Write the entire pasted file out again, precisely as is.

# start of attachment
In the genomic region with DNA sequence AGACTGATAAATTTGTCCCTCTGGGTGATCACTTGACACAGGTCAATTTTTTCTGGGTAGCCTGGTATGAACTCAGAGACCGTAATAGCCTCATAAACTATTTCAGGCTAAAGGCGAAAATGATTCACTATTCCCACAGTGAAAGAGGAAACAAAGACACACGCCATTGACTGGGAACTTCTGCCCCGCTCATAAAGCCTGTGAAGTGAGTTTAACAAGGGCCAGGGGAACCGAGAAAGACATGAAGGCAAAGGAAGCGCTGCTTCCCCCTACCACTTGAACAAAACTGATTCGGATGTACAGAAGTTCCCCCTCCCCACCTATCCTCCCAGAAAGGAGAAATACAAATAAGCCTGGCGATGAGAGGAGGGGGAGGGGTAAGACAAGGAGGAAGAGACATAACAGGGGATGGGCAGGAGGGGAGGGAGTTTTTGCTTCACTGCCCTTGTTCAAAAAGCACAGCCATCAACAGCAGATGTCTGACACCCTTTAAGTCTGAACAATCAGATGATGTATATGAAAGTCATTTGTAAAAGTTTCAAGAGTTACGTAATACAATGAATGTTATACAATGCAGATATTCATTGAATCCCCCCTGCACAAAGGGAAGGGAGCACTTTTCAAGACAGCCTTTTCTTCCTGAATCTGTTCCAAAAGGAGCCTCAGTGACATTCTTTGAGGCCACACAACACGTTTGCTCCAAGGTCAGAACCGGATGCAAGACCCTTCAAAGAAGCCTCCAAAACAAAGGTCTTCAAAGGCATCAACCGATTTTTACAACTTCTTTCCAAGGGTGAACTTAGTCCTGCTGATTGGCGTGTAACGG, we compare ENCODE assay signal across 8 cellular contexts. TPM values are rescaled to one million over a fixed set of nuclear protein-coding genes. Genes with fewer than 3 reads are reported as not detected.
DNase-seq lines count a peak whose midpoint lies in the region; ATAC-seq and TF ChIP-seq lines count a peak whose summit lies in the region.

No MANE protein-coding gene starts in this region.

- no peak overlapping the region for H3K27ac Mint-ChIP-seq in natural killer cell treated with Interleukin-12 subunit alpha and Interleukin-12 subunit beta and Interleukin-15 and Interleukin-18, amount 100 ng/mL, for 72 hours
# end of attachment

In the genomic region with DNA sequence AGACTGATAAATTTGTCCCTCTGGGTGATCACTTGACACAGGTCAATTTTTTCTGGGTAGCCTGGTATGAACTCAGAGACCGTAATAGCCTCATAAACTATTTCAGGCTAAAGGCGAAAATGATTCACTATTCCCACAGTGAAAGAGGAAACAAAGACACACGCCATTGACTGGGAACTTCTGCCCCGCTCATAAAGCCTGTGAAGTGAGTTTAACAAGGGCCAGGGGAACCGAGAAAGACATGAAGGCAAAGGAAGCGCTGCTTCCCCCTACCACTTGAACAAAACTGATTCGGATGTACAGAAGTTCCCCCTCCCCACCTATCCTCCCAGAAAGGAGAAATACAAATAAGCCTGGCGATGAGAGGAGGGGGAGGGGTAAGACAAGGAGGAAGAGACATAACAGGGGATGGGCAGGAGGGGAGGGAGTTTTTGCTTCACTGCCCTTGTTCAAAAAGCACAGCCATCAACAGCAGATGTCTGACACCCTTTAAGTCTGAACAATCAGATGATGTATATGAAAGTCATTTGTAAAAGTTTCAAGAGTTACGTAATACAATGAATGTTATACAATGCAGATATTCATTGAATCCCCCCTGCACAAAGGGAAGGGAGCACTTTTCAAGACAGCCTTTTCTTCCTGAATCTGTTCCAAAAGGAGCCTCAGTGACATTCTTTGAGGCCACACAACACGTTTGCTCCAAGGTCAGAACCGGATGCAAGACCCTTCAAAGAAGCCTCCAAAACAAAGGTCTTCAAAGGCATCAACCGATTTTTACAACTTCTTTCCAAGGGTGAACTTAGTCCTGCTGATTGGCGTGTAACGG, we compare ENCODE assay signal across 8 cellular contexts. TPM values are rescaled to one million over a fixed set of nuclear protein-coding genes. Genes with fewer than 3 reads are reported as not detected.
DNase-seq lines count a peak whose midpoint lies in the region; ATAC-seq and TF ChIP-seq lines count a peak whose summit lies in the region.

No MANE protein-coding gene starts in this region.

- no peak overlapping the region for H3K27ac Mint-ChIP-seq in natural killer cell treated with Interleukin-12 subunit alpha and Interleukin-12 subunit beta and Interleukin-15 and Interleukin-18, amount 100 ng/mL, for 72 hours